Everybody called him ‘Soapy.’
His real name was Gerhard Mennen Williams. His father was a minister, his mother CEO of the Mennen Company which manufactured shaving cream and other toiletries.
As a boy, he had been sent to a ranch in Wyoming one summer along with his two brothers. The cowboys nicknamed them Suds, Lather and Soapy. Soapy stuck.
Soapy was from Grosse Pointe. The old Grosse Pointe, before it was overrun with newly rich automobile makers.
At age 14, he was shipped off to Salisbury prep school in Connecticut, where he was seen as an oddity: a Midwesterner with breeding. At Salisbury, Soapy earned the highest grade point average of any student, before or since.
Then it was off to Princeton in 1929. There he skied, wrestled, played basketball, rowed on crew, won two varsity football letters, made Phi Beta Kappa, and….
And was elected president of the Young Republicans.
At the law school of the University of Michigan in the mid 1930’s, the talk was all about the New Deal. Idealism was the mood of the day. Utopia was on the horizon.
Soapy was converted. He became a Democrat. He would go into politics. He would make a difference.
His rise in Michigan politics was meteoric. The protégé of Governor Frank Murphy, he was on the inside track even before enlisting in the Navy, where he earned 10 Pacific battle stars and the Legion of Merit, mustering out in 1946 as a lieutenant commander.
By the summer of 1948, as the Democratic nominee for Governor of Michigan he made his national television debut as a feisty opponent of the Dixiecrats at the national convention.
Always a great campaigner, his enthusiasm for pressing the flesh was matched by his knack for calling square dances. The unions delivered the big cities, while Soapy charmed the farmers and the small town Republicans.
And he won. At a time when Michigan governors served two year terms, Soapy amassed six consecutive victories from 1948 through 1958.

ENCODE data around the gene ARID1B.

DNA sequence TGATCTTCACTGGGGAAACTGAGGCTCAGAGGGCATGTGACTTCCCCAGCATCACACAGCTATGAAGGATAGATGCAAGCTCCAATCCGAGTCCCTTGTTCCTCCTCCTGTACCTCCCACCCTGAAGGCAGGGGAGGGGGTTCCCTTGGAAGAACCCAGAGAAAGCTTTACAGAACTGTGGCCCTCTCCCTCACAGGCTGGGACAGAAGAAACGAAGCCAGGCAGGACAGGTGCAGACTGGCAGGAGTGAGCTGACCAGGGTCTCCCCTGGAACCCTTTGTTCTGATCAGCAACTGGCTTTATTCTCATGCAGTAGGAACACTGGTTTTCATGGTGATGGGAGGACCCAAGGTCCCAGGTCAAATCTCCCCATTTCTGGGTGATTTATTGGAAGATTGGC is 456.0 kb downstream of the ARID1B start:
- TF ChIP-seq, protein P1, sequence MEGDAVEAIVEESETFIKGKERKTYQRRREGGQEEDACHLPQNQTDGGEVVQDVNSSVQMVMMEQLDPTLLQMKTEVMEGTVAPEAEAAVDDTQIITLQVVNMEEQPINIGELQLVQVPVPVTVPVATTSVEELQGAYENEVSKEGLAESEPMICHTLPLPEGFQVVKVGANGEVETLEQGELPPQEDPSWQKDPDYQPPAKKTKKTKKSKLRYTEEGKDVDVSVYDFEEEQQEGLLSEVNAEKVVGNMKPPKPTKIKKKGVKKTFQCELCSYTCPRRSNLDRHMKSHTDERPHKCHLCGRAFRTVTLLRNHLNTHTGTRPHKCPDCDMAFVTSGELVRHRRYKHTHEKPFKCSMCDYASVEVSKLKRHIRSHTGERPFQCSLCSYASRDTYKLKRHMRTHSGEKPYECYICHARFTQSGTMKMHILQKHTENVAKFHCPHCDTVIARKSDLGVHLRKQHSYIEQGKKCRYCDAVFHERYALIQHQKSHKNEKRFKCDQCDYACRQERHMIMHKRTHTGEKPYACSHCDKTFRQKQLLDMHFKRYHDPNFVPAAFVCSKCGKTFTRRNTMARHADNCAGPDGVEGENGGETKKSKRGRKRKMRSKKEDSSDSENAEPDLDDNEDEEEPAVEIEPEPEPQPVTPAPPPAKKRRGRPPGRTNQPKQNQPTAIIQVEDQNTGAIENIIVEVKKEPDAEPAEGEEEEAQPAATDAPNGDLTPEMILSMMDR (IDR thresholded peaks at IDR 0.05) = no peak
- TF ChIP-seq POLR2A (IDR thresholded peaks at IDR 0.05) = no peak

On September 15, 1952, the cover of Time magazine featured the handsome face of Soapy Williams, his patented green polka dot bow tie, broad toothy grin and steely blue eyes surrounded by champagne bubbles.
The cover story called him a prodigy and recounted how people had predicted he would one day be President of the United States.
In fact, he went to the 1952 Democratic convention at the head of a Michigan delegation which had adopted him as its favorite son. When the choice came down to Illinois Governor Adlai Stevenson or Tennessee Senator Estes Kefauver, Williams and Michigan opted to support the Senator.
Perhaps he thought he had a better chance of being tapped for Vice President by someone who didn’t come from just across Lake Michigan.
He served his country and his party in various capacities during the Kennedy years.
Finally, he decided to cap off his career as a Justice of the Michigan Supreme Court. He was elected in 1970.
I first met Soapy Williams in 1959. I was hosting an Irish fundraiser on Saint Patrick’s Day to boost my unsuccessful campaign for judge in Detroit. Soapy stopped by to greet a group of Young Democrats who were gathering down the hall, and I went down and invited him to come and meet our people.
He came, was gracious, and made a big hit.
We served together on the court for three years from 1971 through 1973. I found him to be a warm and thoughtful colleague.
More than that, he was a man of sound morals, dedicated and committed to public service. He was a leader in the classic Protestant mold; ambitious for power and authority, but solely for the purpose of doing good as he saw it.
Soapy was a good man and he knew it. Being conscious of his own rectitude gave him a certain messianic determination to be the boss.
In the Supreme Court that meant being Chief Justice. And Soapy wanted it.